Tips to Take the Stress Out of Mealtime
Getting an older adult to eat can sometimes feel like dealing with a toddler. They might show little interest in food, either refusing to eat or eating very little. A lack of appetite in seniors can be annoying, but it also can be dangerous.
Malnutrition affects millions of seniors and can lead to increased risk of infection, fatigue, weight loss, and other health problems. Even at its earliest stages, malnutrition can leave a senior feeling sluggish and unhappy. And that’s reason enough to find a solution to the problem.
Lack of appetite in seniors can be blamed on many factors, from dental problems that make chewing painful to side effects of medication. Other possible causes include depression, dementia and the simple fact that older people often lose their sense of taste, making food boring and unenjoyable.
The cause also might not be physical at all.
Eating alone isn’t much fun, and neither is cooking for yourself. Seniors who spent a lifetime preparing food for their family might feel sad and especially lonely when mealtime comes around. In this case, there are things that a loved one or caregiver can do to help make mealtime more pleasant and satisfying.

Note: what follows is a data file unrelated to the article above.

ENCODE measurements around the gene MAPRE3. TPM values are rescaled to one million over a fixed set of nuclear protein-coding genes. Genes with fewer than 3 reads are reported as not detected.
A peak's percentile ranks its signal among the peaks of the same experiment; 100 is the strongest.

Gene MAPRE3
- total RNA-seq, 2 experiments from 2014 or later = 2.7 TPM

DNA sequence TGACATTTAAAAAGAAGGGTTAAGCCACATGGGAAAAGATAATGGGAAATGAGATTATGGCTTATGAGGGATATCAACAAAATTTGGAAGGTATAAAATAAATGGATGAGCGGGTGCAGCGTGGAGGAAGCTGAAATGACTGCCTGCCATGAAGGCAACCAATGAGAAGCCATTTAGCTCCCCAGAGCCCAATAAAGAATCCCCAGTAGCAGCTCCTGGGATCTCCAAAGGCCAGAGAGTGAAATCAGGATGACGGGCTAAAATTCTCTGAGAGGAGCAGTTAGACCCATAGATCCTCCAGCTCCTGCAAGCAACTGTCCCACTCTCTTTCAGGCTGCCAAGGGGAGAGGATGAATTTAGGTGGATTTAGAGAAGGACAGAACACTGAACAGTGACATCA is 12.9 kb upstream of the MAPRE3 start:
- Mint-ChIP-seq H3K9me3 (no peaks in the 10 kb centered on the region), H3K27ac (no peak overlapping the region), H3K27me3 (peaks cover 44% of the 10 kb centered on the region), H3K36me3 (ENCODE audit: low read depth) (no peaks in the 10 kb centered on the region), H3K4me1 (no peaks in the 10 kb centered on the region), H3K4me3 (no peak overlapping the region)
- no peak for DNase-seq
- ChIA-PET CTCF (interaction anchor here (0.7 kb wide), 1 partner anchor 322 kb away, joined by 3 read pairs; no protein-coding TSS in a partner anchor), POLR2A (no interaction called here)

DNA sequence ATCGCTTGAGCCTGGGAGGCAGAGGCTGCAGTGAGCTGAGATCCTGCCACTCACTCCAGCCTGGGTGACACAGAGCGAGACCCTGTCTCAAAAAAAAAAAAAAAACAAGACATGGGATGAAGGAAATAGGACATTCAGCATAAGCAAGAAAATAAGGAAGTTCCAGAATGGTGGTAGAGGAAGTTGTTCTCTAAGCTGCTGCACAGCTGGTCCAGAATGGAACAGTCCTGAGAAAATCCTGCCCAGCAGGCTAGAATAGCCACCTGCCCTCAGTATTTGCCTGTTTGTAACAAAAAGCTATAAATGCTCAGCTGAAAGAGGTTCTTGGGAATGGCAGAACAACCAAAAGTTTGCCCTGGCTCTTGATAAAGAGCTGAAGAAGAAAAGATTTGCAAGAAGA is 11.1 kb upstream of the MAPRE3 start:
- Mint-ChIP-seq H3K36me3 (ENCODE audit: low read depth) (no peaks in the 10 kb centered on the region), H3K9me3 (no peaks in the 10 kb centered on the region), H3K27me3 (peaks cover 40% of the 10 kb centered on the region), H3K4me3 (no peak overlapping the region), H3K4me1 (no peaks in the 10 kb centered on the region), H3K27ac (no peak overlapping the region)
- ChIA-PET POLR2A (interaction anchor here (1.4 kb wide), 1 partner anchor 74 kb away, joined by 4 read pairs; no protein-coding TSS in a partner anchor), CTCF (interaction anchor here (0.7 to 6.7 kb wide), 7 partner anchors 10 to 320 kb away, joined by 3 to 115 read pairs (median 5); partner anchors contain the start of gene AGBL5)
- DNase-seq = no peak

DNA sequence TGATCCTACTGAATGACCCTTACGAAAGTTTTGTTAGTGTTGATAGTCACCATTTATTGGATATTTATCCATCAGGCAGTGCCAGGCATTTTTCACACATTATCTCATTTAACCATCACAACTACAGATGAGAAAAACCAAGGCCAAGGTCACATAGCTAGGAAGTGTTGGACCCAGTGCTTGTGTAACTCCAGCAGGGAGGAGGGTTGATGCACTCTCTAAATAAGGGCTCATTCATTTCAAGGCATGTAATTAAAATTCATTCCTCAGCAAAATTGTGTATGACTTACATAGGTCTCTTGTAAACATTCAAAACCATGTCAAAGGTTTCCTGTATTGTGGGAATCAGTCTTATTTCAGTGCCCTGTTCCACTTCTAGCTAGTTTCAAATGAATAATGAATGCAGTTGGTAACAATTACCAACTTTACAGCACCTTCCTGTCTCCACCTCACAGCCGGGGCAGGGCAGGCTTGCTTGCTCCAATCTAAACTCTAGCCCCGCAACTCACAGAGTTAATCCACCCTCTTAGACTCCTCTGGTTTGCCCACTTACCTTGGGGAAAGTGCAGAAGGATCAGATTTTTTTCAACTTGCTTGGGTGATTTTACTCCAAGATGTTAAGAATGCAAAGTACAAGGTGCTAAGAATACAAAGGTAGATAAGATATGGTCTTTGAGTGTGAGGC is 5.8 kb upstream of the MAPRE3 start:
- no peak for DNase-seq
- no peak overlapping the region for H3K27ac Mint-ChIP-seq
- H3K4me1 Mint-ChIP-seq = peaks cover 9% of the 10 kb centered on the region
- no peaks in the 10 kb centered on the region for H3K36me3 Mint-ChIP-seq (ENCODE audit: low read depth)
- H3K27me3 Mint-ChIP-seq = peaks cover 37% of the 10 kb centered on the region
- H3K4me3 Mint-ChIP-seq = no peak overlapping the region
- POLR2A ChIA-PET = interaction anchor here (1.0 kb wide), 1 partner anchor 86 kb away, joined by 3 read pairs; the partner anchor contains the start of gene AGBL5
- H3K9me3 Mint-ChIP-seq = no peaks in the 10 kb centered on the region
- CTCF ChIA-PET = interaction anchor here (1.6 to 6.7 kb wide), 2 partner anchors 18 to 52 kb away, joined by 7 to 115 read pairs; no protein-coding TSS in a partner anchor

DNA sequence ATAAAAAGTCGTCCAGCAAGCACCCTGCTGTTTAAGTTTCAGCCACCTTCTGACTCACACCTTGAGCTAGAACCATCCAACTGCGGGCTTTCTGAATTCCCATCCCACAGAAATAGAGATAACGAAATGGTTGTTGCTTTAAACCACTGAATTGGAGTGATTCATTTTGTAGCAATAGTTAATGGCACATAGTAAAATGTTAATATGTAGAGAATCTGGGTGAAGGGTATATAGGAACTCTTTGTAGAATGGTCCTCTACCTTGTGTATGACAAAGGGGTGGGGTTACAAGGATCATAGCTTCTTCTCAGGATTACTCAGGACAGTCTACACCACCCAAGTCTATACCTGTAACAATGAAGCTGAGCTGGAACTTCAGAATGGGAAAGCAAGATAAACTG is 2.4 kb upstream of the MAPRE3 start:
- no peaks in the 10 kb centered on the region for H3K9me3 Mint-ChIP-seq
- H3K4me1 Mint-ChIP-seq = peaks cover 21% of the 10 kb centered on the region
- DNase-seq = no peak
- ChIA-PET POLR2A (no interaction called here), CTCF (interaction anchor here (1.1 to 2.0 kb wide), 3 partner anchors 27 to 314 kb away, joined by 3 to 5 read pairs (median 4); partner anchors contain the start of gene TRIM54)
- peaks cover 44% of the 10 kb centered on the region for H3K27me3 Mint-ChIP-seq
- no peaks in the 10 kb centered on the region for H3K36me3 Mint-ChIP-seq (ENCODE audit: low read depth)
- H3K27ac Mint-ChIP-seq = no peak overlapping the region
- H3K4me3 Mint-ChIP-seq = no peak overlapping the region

Here are a just a few tricks to try:
Set the Mood
If eating is a chore for your loved one, take simple steps to improve the mealtime atmosphere. Set an attractive table and get rid of distractions like the television. Instead, play some soft music. Whenever possible, share the meal with your loved one. A table for two is always more enjoyable than a table for one.
Keep a Schedule
Set regular times for meals and snacks. Older adults often don’t feel hunger and thirst like they did when they were younger, but by making eating part of the daily routine, they, and their bodies, are likely to pick up on the habit.
Give in to Cravings
A schedule is a good idea, but be ready to break it if hunger strikes. If the person you are caring for suddenly has the desire to eat, indulge them. Just be sure to take full advantage of this opportunity by choosing something nutritious.
Many older adults are overwhelmed by the sight of a plate full of food. Rather than tackle a heaping portion, they would rather give in before they start. Instead of a big meal, try serving several smaller meals throughout the day.
One of the many effects of dehydration is lack of appetite. Be sure the senior in your care is drinking plenty of fluid between meals, but avoid too much liquid just before or during a meal. A big glass of water just before eating can make the person feel full.
A small glass of wine or beer before a meal can help to stimulate a person’s appetite. A pre-dinner drink also can help to create a calm, relaxed atmosphere in which to enjoy a meal. Just be sure that alcohol won’t interfere with any medications before offering a pre-dinner libation.